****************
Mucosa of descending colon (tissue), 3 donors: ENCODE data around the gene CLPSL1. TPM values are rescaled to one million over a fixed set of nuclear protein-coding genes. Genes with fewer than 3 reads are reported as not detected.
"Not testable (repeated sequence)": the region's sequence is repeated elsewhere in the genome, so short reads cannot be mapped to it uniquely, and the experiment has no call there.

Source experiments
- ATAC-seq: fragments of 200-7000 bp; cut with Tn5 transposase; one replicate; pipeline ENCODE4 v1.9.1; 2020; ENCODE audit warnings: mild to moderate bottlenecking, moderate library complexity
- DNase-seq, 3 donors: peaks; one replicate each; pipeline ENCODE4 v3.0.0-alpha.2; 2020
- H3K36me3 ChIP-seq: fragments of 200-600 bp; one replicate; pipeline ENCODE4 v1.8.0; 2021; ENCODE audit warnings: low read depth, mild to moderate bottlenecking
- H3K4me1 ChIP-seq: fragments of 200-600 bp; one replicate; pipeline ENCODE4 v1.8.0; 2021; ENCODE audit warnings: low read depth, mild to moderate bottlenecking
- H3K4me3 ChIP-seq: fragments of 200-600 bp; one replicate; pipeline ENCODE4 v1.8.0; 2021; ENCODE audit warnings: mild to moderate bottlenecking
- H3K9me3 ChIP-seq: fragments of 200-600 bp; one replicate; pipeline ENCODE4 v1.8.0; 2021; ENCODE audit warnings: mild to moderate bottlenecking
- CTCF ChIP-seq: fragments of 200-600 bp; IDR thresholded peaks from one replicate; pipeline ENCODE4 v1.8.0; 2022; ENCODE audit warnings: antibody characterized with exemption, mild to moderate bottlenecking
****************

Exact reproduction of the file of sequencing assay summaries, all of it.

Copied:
Mucosa of descending colon (tissue), 3 donors: ENCODE data around the gene CLPSL1. TPM values are rescaled to one million over a fixed set of nuclear protein-coding genes. Genes with fewer than 3 reads are reported as not detected.
"Not testable (repeated sequence)": the region's sequence is repeated elsewhere in the genome, so short reads cannot be mapped to it uniquely, and the experiment has no call there.

Source experiments
- ATAC-seq: fragments of 200-7000 bp; cut with Tn5 transposase; one replicate; pipeline ENCODE4 v1.9.1; 2020; ENCODE audit warnings: mild to moderate bottlenecking, moderate library complexity
- DNase-seq, 3 donors: peaks; one replicate each; pipeline ENCODE4 v3.0.0-alpha.2; 2020
- H3K36me3 ChIP-seq: fragments of 200-600 bp; one replicate; pipeline ENCODE4 v1.8.0; 2021; ENCODE audit warnings: low read depth, mild to moderate bottlenecking
- H3K4me1 ChIP-seq: fragments of 200-600 bp; one replicate; pipeline ENCODE4 v1.8.0; 2021; ENCODE audit warnings: low read depth, mild to moderate bottlenecking
- H3K4me3 ChIP-seq: fragments of 200-600 bp; one replicate; pipeline ENCODE4 v1.8.0; 2021; ENCODE audit warnings: mild to moderate bottlenecking
- H3K9me3 ChIP-seq: fragments of 200-600 bp; one replicate; pipeline ENCODE4 v1.8.0; 2021; ENCODE audit warnings: mild to moderate bottlenecking
- CTCF ChIP-seq: fragments of 200-600 bp; IDR thresholded peaks from one replicate; pipeline ENCODE4 v1.8.0; 2022; ENCODE audit warnings: antibody characterized with exemption, mild to moderate bottlenecking